The 5 Biggest Communication Mistakes We Make
Everyone knows that the office can be a minefield of miscommunications, mishaps and misinterpretations. Most people think they personally do a great job of communicating but complain that their peers and managers are lousy at it—their boss never shares enough information, or shares too much. A manager barks orders endlessly or doesn’t give enough guidance. John from accounting goes on and on without getting to the point; Mary Ann in sales sends seven emails instead of picking up the phone just once. The truth is, most of us can improve our workplace effectiveness exponentially by becoming better communicators on the job. Effective communication is both an art and a science, but it can in fact be taught and learned. Here are some of the most common mistakes we make at work and how to fix them:
We don’t ask for help in a smart way
No one knows everything. At some point, everyone needs help with a project or task. But our fear of looking helpless or uninformed often precludes us from asking for and getting the help we need. Asking for help in a smart way, however, shows you to be thoughtful and have good judgment. If you’re given an assignment you don’t know how to do, ask your boss if she has any recent or good examples to take a look at, an outline or template in mind, or a recommendation of someone to speak with who may be able to help. The goal is to set yourself up for success by getting the resources and guidance you need upfront. If there are no resources available, then offer to put your initial thoughts down on paper and come back to your manager with a first draft, bullet points, or an outline. Get your manager invested in the process early on and make sure you have sign-off on your approach before going down the wrong path. You’ll avoid lots of wasted time and energy by making sure you and your boss are on the same page from the get-go.
We don’t communicate our expectations clearly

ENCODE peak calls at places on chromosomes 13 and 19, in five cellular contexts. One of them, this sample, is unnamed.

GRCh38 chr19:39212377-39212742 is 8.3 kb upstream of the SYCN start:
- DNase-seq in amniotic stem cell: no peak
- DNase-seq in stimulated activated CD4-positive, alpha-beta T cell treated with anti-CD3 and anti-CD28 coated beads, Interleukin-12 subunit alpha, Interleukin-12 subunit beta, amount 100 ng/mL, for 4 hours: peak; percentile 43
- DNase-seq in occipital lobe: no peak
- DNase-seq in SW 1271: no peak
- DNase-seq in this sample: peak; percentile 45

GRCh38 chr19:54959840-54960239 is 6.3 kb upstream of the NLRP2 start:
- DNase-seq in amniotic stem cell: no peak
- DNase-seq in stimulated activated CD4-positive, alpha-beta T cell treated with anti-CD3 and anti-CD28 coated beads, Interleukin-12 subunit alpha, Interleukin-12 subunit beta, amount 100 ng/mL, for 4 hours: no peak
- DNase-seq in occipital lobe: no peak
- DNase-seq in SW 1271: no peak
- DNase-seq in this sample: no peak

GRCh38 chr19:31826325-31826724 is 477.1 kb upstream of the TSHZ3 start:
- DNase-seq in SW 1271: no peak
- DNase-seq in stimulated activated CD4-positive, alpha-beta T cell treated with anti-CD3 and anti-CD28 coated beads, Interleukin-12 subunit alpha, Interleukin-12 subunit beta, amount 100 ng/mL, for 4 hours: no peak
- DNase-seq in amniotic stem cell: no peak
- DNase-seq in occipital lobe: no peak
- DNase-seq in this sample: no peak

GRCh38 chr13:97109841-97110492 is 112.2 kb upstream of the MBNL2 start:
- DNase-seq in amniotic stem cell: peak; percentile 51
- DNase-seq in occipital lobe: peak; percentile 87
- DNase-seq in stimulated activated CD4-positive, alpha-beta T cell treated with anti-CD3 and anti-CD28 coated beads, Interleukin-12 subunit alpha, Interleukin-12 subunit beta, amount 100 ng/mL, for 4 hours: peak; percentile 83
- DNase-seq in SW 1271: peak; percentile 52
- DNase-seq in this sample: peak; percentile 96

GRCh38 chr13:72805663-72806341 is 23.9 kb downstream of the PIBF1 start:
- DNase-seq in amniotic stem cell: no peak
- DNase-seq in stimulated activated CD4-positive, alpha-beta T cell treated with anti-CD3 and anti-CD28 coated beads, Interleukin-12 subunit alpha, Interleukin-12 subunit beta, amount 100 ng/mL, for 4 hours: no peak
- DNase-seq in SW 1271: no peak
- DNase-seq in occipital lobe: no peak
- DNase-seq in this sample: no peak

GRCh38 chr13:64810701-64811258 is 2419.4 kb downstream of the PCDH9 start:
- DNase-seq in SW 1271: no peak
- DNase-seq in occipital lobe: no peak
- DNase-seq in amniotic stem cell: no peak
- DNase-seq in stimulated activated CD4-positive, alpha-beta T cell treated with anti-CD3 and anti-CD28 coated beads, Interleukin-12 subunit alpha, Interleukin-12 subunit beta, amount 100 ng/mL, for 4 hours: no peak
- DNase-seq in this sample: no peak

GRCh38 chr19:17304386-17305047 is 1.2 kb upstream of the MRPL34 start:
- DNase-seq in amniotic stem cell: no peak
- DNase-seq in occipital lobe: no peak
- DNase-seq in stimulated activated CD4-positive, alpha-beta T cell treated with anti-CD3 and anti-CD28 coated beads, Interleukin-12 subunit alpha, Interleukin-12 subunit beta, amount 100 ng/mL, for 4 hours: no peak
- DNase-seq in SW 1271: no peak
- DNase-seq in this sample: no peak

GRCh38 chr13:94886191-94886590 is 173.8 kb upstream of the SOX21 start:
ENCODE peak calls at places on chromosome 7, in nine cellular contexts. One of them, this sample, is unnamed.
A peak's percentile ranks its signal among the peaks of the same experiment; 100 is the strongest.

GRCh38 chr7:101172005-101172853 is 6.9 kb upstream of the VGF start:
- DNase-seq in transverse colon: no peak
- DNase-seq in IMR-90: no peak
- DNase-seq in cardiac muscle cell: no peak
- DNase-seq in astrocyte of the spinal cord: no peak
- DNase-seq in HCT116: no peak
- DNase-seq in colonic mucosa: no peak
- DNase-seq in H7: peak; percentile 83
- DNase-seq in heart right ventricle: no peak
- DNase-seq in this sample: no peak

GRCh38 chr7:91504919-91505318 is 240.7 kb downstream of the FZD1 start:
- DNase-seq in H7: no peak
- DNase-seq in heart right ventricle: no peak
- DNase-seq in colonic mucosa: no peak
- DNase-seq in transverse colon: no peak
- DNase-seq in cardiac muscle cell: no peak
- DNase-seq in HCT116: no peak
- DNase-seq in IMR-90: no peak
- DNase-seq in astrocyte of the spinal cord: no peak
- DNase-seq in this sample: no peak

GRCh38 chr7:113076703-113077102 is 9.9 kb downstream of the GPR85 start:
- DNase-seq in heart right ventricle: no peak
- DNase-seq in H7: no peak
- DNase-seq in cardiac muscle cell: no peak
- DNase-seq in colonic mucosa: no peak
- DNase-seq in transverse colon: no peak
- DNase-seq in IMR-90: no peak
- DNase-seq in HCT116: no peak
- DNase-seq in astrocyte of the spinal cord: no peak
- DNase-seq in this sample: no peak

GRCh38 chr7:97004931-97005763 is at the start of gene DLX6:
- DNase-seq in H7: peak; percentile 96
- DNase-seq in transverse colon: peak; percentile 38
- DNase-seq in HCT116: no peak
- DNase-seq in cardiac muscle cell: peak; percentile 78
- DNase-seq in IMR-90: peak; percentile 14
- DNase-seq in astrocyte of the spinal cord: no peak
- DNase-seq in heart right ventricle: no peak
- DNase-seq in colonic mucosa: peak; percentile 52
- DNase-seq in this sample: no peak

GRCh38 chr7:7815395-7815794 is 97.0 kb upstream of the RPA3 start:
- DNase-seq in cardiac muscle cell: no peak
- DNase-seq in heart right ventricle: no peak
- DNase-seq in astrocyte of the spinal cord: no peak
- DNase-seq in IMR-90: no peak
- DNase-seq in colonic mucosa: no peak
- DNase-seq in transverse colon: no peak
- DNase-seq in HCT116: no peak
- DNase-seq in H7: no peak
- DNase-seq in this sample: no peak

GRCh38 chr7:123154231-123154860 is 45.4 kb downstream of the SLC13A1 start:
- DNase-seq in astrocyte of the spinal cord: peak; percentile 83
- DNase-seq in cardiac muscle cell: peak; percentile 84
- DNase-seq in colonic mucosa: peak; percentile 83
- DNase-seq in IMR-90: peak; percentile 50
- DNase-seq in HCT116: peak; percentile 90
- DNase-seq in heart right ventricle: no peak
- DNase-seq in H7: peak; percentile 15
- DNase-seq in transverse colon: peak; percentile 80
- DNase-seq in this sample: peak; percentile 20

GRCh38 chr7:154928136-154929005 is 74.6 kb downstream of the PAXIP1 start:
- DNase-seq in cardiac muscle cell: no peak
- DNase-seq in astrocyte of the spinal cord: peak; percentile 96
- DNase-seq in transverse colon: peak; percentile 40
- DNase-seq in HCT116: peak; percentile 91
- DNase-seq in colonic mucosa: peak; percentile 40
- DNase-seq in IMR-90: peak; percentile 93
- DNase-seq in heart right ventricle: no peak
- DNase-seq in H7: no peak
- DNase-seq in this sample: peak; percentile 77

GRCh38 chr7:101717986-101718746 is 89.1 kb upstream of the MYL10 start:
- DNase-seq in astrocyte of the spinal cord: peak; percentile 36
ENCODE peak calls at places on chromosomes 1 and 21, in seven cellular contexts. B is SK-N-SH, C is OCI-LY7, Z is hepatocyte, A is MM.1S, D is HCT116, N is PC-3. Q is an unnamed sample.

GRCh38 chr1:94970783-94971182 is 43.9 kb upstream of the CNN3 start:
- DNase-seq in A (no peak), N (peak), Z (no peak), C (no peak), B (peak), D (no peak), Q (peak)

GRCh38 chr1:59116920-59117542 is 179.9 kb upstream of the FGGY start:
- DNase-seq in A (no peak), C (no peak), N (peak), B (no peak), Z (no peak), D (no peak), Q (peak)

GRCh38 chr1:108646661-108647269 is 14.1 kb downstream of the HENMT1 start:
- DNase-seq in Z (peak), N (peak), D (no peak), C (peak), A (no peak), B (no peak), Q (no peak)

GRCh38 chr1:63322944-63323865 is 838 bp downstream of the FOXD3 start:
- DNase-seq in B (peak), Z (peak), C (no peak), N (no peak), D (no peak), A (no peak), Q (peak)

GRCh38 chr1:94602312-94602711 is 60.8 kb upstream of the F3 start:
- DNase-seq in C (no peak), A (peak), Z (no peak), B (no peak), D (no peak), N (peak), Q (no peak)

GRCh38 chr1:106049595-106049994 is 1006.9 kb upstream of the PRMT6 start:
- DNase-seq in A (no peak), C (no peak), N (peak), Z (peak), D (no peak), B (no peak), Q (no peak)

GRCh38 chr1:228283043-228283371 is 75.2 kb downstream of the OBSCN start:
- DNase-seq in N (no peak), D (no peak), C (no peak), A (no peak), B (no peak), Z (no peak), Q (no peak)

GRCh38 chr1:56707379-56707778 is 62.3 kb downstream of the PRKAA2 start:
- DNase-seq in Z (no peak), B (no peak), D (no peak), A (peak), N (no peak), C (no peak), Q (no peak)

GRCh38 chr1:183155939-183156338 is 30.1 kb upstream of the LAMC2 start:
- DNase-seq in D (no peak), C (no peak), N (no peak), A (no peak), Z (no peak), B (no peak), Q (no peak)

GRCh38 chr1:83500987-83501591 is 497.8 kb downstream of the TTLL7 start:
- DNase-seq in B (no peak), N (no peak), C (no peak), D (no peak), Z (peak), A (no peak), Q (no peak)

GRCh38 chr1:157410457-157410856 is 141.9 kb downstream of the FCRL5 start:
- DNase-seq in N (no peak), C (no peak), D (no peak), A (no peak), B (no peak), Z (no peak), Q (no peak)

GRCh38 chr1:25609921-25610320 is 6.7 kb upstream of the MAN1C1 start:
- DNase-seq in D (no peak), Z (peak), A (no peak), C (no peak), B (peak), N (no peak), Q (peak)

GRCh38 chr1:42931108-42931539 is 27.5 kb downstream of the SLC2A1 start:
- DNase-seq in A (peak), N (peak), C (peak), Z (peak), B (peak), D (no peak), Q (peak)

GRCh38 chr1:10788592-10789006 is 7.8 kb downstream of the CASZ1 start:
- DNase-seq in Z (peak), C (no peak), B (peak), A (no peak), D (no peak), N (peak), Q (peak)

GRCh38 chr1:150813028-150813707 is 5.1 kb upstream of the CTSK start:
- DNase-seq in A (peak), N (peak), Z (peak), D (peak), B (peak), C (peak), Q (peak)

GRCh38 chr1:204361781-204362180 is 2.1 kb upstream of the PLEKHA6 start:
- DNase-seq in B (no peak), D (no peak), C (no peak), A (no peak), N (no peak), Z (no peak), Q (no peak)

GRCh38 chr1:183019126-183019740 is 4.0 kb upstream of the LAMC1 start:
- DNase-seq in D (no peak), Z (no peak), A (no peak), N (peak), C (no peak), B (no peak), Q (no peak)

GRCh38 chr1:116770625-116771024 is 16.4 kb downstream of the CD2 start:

A group of young managers was recently asked if their subordinates knew how often they their managers wanted to hear from them. One manager replied that she liked to hear from one of her analysts daily (because she was new and needed guidance regularly) and from her other analysts on an as-needed basis when they had questions to ask or milestones to share. The manager was then asked her if her analysts knew which group they fell into. She sheepishly admitted that no, her analysts probably didn’t know. How are your employees supposed to meet and exceed your expectations if they don’t know what those expectations are? Whether it be timing or deadlines, information you want included in a report or the key outcomes you’re hoping to see in a strategic review, if you don’t tell people exactly what you’re looking for, you’re likely not going to get it. The quick and easy fix is to tell people what you want and when you want it. As a junior employee, ask the pointed questions to make sure you know what’s being expected of you.
We hide behind email when we have problems
When you have a problem at work, no good can come of sending someone a nasty note, voicing a complaint online or arguing a point via email. As anyone who’s been on the receiving end of a snarky email knows, you seldom (if ever) accomplish your goals without taking it offline and discussing it in person. Tone and tenor are lost in email and people are highly predisposed to misinterpret information without additional context. When something goes wrong, you’ve got to get up out of your seat and go to your boss’ office to raise the issue or pick up the phone and have a tough conversation live—so that you can explain your position and give your colleague a chance to voice his or hers. The back and forth is what solves problems—not the one-way email that makes people have to read between the lines or guess at your true meaning.
We Bury the Lead
Mark Twain famously quipped, “If I had more time, I would have written a shorter letter.” Everyone is short on time these days. We’re all being asked to do more with fewer resources. So when you have to update your team or post your boss, make sure you’re thinking ahead about your message and leading with your punch line. Don’t make people guess at your meaning or listen to a five-minute voice mail when they could have gotten all of the information they needed in half that time. Ask yourself what is new, different or important about the information you’re sharing and then start off with that. If you can’t satisfy that requirement, you probably shouldn’t be taking up someone’s time in the first place.
We fail to focus on forward momentum
Business relationships are all about momentum. The best conversations we have are the ones that lead to another conversation. When you’re getting off the phone or taking leave of your manager’s office, keep him posted on next steps. Offer to keep him in the loop on what happens next or promise to apprise him of a change in the situation. Let your boss know that you’ll close the loop when the final report comes in or ask if there’s anything else he needs from you. Always be thinking two steps ahead so your boss doesn’t have to.
originally posted at www.portfolio.com